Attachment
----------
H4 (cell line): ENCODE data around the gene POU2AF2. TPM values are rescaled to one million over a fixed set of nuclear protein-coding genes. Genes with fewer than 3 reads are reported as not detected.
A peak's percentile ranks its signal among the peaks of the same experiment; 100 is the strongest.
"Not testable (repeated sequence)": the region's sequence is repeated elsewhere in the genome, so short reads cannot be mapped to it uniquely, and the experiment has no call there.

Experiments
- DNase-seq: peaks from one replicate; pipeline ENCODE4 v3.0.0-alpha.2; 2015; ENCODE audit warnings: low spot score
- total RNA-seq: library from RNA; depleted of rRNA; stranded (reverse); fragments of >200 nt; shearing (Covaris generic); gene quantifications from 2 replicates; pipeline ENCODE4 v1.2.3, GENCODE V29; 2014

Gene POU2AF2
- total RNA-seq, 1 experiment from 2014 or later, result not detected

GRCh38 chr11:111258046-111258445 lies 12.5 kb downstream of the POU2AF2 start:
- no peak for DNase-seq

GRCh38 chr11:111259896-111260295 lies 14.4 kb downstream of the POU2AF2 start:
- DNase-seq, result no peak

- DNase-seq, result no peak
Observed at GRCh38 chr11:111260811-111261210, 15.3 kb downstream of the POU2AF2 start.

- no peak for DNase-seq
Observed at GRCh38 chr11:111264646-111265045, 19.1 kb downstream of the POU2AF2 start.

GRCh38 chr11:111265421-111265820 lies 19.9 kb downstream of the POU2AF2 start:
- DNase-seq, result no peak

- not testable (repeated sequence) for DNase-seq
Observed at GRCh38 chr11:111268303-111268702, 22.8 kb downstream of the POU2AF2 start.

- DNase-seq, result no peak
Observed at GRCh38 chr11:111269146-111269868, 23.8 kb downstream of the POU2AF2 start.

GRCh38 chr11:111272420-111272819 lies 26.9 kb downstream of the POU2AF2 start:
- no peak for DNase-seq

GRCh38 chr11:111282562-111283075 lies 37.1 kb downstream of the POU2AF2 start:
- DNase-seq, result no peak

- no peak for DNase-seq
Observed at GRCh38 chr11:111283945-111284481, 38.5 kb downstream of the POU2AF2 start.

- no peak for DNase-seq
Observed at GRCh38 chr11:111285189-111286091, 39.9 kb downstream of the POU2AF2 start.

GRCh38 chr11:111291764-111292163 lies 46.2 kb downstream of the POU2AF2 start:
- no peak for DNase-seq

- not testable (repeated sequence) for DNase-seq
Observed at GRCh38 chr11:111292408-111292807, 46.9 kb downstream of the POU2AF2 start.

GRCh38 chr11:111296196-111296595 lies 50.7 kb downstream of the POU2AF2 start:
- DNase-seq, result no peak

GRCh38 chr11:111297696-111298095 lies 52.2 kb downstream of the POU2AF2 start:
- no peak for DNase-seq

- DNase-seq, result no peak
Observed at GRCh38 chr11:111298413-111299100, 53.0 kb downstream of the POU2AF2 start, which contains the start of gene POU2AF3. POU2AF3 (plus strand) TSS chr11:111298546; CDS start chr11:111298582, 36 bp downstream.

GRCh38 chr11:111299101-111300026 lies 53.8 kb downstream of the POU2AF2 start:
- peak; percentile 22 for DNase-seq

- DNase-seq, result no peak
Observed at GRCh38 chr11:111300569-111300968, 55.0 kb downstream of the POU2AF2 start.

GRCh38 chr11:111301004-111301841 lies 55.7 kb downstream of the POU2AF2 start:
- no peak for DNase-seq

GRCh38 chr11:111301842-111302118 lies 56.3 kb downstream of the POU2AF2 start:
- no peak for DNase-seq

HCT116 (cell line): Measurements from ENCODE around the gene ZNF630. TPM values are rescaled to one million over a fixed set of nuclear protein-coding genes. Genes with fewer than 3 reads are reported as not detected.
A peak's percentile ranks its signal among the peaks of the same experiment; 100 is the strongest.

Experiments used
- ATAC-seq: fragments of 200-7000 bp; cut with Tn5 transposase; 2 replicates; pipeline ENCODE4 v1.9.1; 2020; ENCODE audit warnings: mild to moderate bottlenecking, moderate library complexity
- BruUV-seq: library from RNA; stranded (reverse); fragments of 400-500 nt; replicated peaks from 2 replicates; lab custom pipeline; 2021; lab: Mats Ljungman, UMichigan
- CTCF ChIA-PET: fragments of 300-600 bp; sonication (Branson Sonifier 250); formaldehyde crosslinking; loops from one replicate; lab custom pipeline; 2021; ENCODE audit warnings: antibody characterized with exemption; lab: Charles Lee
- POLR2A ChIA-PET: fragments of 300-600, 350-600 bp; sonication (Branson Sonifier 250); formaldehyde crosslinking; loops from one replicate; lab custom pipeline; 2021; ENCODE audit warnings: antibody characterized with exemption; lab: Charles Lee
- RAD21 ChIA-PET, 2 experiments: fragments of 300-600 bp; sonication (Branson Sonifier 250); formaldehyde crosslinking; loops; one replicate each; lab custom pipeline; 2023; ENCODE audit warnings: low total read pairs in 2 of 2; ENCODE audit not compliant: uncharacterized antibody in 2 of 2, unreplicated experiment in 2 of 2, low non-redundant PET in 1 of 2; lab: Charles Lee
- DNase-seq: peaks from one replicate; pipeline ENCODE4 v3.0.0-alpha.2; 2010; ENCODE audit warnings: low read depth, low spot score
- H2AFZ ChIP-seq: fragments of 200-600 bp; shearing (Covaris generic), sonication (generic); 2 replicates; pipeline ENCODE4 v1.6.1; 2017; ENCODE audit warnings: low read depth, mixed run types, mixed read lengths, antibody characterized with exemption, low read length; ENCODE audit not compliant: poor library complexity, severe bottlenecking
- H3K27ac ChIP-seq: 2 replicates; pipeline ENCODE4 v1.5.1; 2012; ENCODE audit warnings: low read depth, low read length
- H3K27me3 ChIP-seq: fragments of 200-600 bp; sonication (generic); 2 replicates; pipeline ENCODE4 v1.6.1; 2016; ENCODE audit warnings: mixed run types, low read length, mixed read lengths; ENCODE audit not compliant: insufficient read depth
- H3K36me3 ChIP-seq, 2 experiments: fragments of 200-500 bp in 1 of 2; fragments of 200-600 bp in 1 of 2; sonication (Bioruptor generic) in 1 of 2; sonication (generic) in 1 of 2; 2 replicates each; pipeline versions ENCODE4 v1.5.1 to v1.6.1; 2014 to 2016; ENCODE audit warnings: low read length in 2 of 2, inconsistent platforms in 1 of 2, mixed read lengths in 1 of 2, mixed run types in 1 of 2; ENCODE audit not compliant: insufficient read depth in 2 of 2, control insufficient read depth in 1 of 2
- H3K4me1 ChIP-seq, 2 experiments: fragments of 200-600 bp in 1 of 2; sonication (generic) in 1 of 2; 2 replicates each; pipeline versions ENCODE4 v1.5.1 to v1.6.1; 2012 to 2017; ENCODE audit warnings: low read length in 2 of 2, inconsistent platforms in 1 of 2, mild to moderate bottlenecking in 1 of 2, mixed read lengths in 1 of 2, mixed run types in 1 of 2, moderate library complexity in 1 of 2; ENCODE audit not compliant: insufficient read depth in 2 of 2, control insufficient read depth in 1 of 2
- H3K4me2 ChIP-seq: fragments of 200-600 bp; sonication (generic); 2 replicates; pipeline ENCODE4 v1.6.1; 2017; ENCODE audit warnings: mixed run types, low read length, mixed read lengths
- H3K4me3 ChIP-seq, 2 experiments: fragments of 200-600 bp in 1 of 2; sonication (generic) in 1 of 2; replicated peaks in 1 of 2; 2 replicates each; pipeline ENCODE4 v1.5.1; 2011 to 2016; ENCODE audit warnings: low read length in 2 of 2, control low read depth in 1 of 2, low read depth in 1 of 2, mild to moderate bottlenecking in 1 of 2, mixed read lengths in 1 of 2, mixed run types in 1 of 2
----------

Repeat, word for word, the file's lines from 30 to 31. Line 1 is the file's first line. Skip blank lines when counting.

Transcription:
Observed at GRCh38 chr11:111285189-111286091, 39.9 kb downstream of the POU2AF2 start.

GRCh38 chr11:111291764-111292163 lies 46.2 kb downstream of the POU2AF2 start: